BACKGROUND OF THE INVENTION

1. Field of the Invention

The present invention relates to radar systems. More specifically, the present invention relates to pulse compression systems for use in radar systems.

2. Description of the Related Art

A radar system transmits a pulse of electromagnetic energy and detects reflections of same from objects to effect object or target discrimination. The pulse is often chirped, quickly swept over a limited range of frequencies. When received by a matched filter having a dispersive delay line, the stretched or swept pulse is compressed providing most of the energy within a short time interval and thereby facilitating detection and correlation. As the frequency and phase of the transmitted pulse are critical, in general, the transmitted pulse must be coherent. That is, the transmitted pulse must be phase locked to a known reference. This is especially true for W band radar systems operating in the range of 94 gigahertz (Ghz). In this range, it has been difficult to generate a coherent chirped signal inexpensively.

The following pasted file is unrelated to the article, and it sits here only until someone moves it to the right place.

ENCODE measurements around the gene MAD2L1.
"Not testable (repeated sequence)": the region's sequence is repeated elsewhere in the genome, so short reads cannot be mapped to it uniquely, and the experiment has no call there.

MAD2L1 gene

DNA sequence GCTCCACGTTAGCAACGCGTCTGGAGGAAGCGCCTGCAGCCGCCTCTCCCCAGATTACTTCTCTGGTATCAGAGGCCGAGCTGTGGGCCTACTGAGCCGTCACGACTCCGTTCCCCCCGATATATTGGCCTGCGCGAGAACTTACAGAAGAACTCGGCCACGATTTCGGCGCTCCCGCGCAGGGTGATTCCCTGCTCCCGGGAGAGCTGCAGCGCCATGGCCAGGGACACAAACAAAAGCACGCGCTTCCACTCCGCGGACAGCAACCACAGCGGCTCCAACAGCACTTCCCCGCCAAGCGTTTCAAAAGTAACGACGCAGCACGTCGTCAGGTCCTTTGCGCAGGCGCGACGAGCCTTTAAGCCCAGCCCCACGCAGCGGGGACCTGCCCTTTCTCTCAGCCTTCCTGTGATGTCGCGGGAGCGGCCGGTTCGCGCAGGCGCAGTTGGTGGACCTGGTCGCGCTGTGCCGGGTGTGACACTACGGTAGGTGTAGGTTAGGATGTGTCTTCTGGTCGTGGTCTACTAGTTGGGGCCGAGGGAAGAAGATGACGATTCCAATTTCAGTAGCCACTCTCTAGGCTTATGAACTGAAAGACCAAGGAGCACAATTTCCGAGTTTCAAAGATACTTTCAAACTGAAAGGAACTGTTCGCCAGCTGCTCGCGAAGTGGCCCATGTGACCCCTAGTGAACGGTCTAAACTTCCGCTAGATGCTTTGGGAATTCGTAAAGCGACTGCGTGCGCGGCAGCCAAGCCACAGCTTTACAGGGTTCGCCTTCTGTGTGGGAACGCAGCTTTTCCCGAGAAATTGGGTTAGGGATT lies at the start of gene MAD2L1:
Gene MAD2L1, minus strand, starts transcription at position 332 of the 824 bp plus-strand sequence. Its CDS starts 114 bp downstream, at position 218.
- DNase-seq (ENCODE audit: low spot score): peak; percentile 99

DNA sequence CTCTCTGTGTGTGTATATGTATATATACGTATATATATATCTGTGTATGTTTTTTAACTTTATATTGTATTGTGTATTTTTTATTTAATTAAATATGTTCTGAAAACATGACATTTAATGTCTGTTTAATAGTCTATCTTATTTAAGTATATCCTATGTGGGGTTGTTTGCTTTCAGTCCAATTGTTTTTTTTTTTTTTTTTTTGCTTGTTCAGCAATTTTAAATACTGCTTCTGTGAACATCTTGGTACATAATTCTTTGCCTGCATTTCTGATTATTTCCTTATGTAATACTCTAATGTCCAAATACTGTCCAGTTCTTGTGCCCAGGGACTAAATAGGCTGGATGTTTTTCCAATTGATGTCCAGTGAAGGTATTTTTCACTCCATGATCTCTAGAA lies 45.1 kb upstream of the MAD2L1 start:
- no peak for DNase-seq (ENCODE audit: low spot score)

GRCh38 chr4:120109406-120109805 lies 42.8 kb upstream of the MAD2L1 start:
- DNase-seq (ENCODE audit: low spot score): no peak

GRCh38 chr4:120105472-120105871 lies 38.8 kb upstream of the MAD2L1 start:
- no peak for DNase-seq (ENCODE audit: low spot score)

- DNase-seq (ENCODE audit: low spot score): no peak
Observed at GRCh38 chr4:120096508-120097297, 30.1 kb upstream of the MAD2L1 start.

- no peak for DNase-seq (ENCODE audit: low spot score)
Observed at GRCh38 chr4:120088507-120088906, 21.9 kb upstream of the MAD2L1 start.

Several approaches have been used to address this problem. For example, one approach involves injection locking. In accordance with this scheme, the transmitter is phase locked to a well-controlled waveform created at a low power level. This signal is tracked by the transmitter as it generates the output pulse. Unfortunately, this approach is quite costly due to the requirement of a very stable chirp signal which must be multiplied up to a higher frequency before amplification and transmission.